THERE are many among us who espouse the virtues of honesty.
They speak of it with reverence, and are sanctimonious about adherence.
But in the truest (forgive the pun) sense, truth takes more than a misguided sanctimony.
White lies, unintentional truth-bending, exaggeration - such seemingly innocent manipulations of truth, all offered up under the justification of protecting someone or sparing them a nasty or difficult reality.
In honesty, there can be discomfort - despite us all hand-on-heart stating we want the facts, the real and unadulterated truths about life and our part therein.
Jack Nicholson rendered immortal the phrase: "You can't handle the truth."
Well you know what? Many cannot.
I recently had a conversation with someone I hold dear which was brutally honest.
There was stuff neither of us wanted to hear, but it was said anyway.
The result wasn't all light and delight. There were moments of horrible dread.
Goose bumps, the prickling of tears, a stirring of hurt, and times when I lacked any kind of faith in my ability to handle the truths being told.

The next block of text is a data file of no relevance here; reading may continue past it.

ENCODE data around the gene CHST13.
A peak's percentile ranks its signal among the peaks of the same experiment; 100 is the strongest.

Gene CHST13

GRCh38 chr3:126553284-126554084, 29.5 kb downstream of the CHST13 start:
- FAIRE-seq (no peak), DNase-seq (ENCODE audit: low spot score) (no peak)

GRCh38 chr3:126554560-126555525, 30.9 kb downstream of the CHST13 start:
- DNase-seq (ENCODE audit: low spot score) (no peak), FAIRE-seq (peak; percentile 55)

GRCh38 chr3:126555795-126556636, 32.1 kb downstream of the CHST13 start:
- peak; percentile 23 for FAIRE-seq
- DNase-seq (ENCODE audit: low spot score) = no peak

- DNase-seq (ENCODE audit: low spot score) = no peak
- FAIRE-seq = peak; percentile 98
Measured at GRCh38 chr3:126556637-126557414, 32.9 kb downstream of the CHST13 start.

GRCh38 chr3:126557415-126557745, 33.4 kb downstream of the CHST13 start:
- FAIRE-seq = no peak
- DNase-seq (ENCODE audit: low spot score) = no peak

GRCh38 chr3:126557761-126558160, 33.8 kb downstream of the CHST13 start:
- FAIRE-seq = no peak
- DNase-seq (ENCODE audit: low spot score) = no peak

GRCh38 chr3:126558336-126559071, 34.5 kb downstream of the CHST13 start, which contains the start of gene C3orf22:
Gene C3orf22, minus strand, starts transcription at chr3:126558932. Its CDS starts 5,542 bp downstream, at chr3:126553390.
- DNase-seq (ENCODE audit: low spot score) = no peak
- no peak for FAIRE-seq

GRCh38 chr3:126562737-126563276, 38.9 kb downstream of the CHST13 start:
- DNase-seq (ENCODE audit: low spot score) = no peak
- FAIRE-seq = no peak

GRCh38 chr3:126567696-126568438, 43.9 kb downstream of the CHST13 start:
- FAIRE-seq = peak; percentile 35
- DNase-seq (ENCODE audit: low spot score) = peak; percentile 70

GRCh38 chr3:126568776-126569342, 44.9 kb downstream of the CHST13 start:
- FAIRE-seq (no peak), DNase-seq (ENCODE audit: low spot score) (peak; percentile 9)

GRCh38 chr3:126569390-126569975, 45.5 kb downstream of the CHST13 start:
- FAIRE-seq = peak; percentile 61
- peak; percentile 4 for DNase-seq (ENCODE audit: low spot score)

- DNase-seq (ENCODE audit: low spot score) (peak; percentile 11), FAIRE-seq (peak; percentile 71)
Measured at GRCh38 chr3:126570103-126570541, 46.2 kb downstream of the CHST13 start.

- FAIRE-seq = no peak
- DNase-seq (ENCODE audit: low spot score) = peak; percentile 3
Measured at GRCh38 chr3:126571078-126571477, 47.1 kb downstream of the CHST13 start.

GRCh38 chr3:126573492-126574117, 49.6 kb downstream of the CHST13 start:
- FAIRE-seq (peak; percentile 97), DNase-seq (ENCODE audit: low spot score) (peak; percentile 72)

But through it all, something emerged more powerful, more beautiful and infinitely more enduring: Faith. Trust.
My friend offered up one sentence as a justification, a disclaimer of sorts, if you like: "I used to tell white lies, or not always the entire truth if it meant protecting them, but why?
"It doesn't achieve anything. Now, you might not like what you hear, but I will always be honest."
If we all made the deliberate and conscious choice to be truly honest, think how meaningful our relationships would be.
Be honest with yourself.
Honesty is a virtue more often espoused than enacted. That is the plain old ugly truth.
But in knowing, accepting and then understanding this, there comes a refreshing lightness.
Upon truth, trust is based. Upon honesty, we build faith.
Be honest. Tell the truth. Be direct, but not blunt. The results can be breathtaking.